Authors: Stella Gibbons

  • Last updated on December 10, 2021

English novelist, short-story writer, and poet

Author Works

Long Fiction:

Cold Comfort Farm, 1932

Bassett, 1934

Enbury Heath, 1935

Miss Linsey and Pa, 1936

Nightingale Wood, 1938

My American, 1939

The Rich House, 1941

Ticky, 1943

The Bachelor, 1944

Westwood: Or, The Gentle Powers, 1946

Conference at Cold Comfort Farm, 1949

The Matchmaker, 1949

The Swiss Summer, 1951

The Shadow of a Sorcerer, 1955

Here Be Dragons, 1956

White Sand and Grey Sand, 1958

A Pink Front Door, 1959

The Weather at Tregulla, 1962

The Wolves Were in the Sledge, 1964

The Charmers, 1965

Starlight, 1967

The Snow Woman, 1969

The Woods in Winter, 1970

Short Fiction:

Roaring Tower, 1937

Christmas at Cold Comfort Farm, 1940

Beside the Pearly Water, 1954


The Mountain Beast, and Other Poems, 1930

The Priestess, and Other Poems, 1934

The Lowland Venus, and Other Poems, 1938

Collected Poems, 1950

Children’s/Young Adult Literature:

The Untidy Gnome, 1935


Stella Dorothea Gibbons grew up in a poor district of London, where her father was a physician. She was the eldest of three children and her family life was so unhappy that she began telling stories to help herself and her two younger brothers escape the unpleasantness of their situation. Because of her father’s ideas about education, she was taught at home by governesses until she was thirteen; then she attended the North London Collegiate School for Girls. In 1921 she entered University College, London, where she spent two years studying journalism. During the decade 1923-1933, she worked in London as a practicing journalist for British United Press, the London Evening Standard, and The Lady. She also worked seriously on poetry and fiction. In 1933 she married the British actor and singer Allan Bourne Webb, with whom she had a daughter. During the 1930’s in particular, Gibbons’s poems were widely anthologized, and her work appeared in the 1930, 1931, 1933, and 1935 editions of Best Poems, as well as in The Mercury Book of Verse (1931), Younger Poets of Today (1932), and Neo-Georgian Poetry (1937).{$I[AN]9810000175}{$I[A]Gibbons, Stella}{$I[geo]WOMEN;Gibbons, Stella}{$I[geo]ENGLAND;Gibbons, Stella}{$I[tim]1902;Gibbons, Stella}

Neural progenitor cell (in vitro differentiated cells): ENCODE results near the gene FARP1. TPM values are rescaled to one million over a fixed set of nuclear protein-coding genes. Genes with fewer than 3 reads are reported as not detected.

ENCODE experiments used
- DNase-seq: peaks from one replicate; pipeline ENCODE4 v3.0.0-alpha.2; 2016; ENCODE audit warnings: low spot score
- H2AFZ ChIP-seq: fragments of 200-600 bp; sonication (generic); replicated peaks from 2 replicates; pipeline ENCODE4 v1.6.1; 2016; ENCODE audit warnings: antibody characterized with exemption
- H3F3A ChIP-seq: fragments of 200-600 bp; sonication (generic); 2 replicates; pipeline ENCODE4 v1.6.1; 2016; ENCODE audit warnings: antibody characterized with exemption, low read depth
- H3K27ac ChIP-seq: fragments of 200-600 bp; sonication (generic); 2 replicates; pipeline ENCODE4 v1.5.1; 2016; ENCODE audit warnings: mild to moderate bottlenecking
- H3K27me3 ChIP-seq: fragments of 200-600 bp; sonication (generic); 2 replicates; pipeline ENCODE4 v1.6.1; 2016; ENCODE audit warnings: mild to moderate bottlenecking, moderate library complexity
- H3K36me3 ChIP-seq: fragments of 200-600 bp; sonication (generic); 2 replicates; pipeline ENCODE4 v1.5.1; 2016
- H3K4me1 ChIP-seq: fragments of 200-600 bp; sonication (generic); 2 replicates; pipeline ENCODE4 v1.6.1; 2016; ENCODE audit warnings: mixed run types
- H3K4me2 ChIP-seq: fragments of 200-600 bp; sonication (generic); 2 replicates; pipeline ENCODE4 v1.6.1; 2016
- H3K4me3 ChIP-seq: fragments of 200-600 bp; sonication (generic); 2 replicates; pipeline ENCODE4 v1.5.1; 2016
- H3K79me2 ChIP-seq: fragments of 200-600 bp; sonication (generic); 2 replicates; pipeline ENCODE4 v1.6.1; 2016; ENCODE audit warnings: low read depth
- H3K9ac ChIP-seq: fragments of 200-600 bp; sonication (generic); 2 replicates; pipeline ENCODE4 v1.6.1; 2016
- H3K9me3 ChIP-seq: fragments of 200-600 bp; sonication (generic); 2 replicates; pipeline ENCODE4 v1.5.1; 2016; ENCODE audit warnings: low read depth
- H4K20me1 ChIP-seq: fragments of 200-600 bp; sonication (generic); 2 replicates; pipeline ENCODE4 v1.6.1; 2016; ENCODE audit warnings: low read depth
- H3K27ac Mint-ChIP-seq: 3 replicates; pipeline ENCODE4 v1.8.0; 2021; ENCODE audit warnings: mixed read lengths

Gibbons’s first novel, Cold Comfort Farm, remains her best-known work, both with critics and the reading public. It was awarded the Femina Vie Heureuse Prize in 1933, and became the basis of a 1996 film directed by John Schlesinger. The novel is a burlesque of novels about rural life, in which the novelist parodied the styles of such writers as D. H. Lawrence and T. F. Powys. Critics have noted that the writing in all of her work is workmanlike, but that the later fiction seems to be no more than merely entertaining. She was nevertheless elected a member of the Royal Society of Literature in 1950. Of herself, the author once declared that she took every opportunity to go to the places where ordinary people go, to gather material for her stories and novels.

BibliographyKunitz, Stanley J., and Howard Haycraft, eds. “Stella Gibbons.” In Twentieth Century Authors: A Biographical Dictionary of Modern Literature. New York: H. W. Wilson, 1942, 1973. Biographical information can be found here.Los Angeles Times. “Stella Gibbons: Author of Cold Comfort Farm.” December 21, 1989. An obituary that addresses her life and career.Oliver, Reggie. Out of the Woodshed: A Portrait of Stella Gibbons. London: Bloomsbury, 1998. The first full-length and in-depth study of Gibbons, written affectionately by her nephew. Includes both primary and secondary bibliography.Temple, Ruth Zabriskie, and Martin Tucker, eds. “Stella Gibbons.” In A Library of Literary Criticism: Modern British Literature. 3 vols. New York: F. Ungar, 1966. A solid overview is provided.
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